How to Establish the Right Pricing Strategy for Your Startup
A great product at the wrong price either leads to underperforming sales results or money left on the table. Pricing a product might initially seem easy, but it gets more complicated as the strategy process unfolds or as initial sales results point to a needed adjustment.
It is almost impossible to get pricing strategy right the first time. But starting with the right fundamentals makes it much easier to adjust and adapt fairly quickly. It is those fundamentals and a handful of tools that we will cover in this issue of Startup Success.
There are numerous units of measure to choose from when pricing your product. These are your pricing metrics. With many products we purchase in our daily lives, the metric is obvious. For example, the fuel for our gas-powered vehicles is priced by volume (gallon, liter). The hotel room we rent is priced by usage (nights used). And when we go out to a movie with friends, we pay per user (one movie ticket per person).
In general, there are three broad options for the pricing metric:
- Per product
- Per user
- Per usage
In the tech world, the per-usage metric could mean a whole variety of things, including storage or network consumption, time used, or different types of functional actions taken.
Pricing Strategy Basics
Similar to pricing metrics, there are numerous different pricing strategies that can be deployed. When the perfect pricing metric and strategy come together, magic can happen.
In general, there are four broad options for pricing strategy.
- Value – This strategy optimizes the value the customer receives from using the product.
- Profit Margin – This strategy optimizes for a desired gross profit margin, given the cost to produce and deliver the product.
- Competition – This strategy contemplates the competitive forces that exist from similar products that are already priced by various competitors.
- Market Share – This strategy is similar to the Competition strategy but, more specifically, aligns with a desired market share for the company.
Whether they realize it or not, most companies actually employ a blending of multiple pricing strategies. They do this by starting with a primary strategy and then using one or more of the others either as a sanity check or to further optimize the final price. We’ll see how this works shortly.
Start with Value-Based Pricing
If your customers don’t conclude that the value of using your product exceeds the cost, they are very unlikely to buy it. And if you offer a subscription-based price, they might use your product for a short period of time but will later cancel (causing churn). Starting with a value-based pricing strategy will give you the best chance of both landing new customers and keeping them over time.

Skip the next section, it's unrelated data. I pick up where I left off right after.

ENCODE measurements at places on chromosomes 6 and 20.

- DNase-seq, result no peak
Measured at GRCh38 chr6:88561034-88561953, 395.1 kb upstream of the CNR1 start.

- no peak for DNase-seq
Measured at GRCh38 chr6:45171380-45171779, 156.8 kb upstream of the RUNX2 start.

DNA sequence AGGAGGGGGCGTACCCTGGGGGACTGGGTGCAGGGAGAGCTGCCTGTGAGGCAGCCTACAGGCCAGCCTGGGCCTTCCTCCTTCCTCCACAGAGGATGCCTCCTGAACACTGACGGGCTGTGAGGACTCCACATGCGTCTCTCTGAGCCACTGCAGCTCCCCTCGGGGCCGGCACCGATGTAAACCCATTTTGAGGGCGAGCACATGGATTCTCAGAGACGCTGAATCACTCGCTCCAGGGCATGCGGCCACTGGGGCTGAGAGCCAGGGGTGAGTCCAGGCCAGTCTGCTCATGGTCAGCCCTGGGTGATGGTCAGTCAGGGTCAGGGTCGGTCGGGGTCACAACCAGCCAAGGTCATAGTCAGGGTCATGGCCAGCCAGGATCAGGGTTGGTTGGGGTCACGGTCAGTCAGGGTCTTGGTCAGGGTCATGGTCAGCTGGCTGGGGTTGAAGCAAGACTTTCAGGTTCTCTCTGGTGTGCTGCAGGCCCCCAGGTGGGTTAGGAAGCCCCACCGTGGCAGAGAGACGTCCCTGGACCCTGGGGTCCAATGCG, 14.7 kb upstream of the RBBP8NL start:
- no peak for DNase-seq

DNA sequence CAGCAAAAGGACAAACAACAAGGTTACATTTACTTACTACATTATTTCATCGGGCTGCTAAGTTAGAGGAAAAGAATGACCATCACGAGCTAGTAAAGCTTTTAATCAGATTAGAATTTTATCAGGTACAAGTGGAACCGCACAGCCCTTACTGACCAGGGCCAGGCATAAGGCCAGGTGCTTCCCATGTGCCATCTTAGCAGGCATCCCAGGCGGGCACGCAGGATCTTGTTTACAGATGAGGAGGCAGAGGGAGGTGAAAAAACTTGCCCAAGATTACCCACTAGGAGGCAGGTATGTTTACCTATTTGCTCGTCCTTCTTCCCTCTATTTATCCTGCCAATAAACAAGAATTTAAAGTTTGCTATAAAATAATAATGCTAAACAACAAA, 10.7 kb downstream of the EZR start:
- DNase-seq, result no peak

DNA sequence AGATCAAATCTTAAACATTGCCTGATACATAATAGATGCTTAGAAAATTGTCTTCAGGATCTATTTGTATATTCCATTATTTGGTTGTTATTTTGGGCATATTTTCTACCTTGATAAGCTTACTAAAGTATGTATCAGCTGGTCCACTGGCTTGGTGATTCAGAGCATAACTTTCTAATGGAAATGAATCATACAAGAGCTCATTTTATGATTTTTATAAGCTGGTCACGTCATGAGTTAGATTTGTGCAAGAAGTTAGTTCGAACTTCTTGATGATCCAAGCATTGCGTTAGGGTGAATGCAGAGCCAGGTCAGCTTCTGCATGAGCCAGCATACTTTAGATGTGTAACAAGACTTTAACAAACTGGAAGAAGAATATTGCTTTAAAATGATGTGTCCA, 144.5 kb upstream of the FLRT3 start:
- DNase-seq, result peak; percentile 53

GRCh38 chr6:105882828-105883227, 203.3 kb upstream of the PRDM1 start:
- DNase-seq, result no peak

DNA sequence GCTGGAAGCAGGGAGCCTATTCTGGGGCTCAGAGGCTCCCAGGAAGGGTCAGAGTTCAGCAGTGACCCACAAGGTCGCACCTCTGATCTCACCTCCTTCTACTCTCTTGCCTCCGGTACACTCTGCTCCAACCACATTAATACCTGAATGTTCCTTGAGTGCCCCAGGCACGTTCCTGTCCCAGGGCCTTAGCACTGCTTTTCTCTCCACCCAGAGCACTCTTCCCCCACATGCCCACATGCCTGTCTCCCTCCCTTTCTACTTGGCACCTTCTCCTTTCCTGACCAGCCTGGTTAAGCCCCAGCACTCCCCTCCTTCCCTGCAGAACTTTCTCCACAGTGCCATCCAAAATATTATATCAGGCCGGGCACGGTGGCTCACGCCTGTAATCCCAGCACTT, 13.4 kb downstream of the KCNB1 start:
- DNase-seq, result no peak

But in order to properly deploy value-based pricing, you must first clearly identify and characterize the value your customers gain from using your product. In fact, you will need enough specificity to set a price they will identify as clearly lower than the value they’ll receive.
Time to Blend
With your value-based price serving as a base, now it’s time for a sanity check and likely adjustments. You’ll do this using the other pricing strategies mentioned previously.
Profit Margin – If you’re lucky, you will end up with higher gross profit margins than needed. If not, then you can either accept the lower gross margin and offset somewhere else (lower expenses, improved CAC and CAC payback, etc.) or you can raise the price while knowing your customer value equation won’t be as attractive.
CAC refers to the cost to acquire a customer. CAC payback refers to how long it takes a company to recoup that customer acquisition cost.
Competition – If you’re lucky you will end up with a price that’s equal to or lower than equivalent competition. If not, then you can either accept the fact that the competition has an even better customer value equation or you can reduce your price to be more in line.
Market Share – This method of blending is more philosophical than economical. In fact, if during the Competition evaluation you discover that your value-based price is lower than the competition, then you also have a built-in market share pricing strategy. If you really want to get aggressive on gaining market share, you could lower the price even further. It may also become obvious that the market share and profit margin strategies are in conflict with each other.
Extreme Value Pricing
Now that you understand the exercise, including the importance of starting with a price that equates to customer value, let’s take the exercise to an extreme. The concept here is to put the company 100 percent at risk with regard to monetizing your product. In other words, if the customer doesn’t get any value, you get ZERO. If the customer gets partial value, you get partial payment. If they get extreme value, you get extreme payment. In this way, you can ensure that you and your customer are perfectly aligned.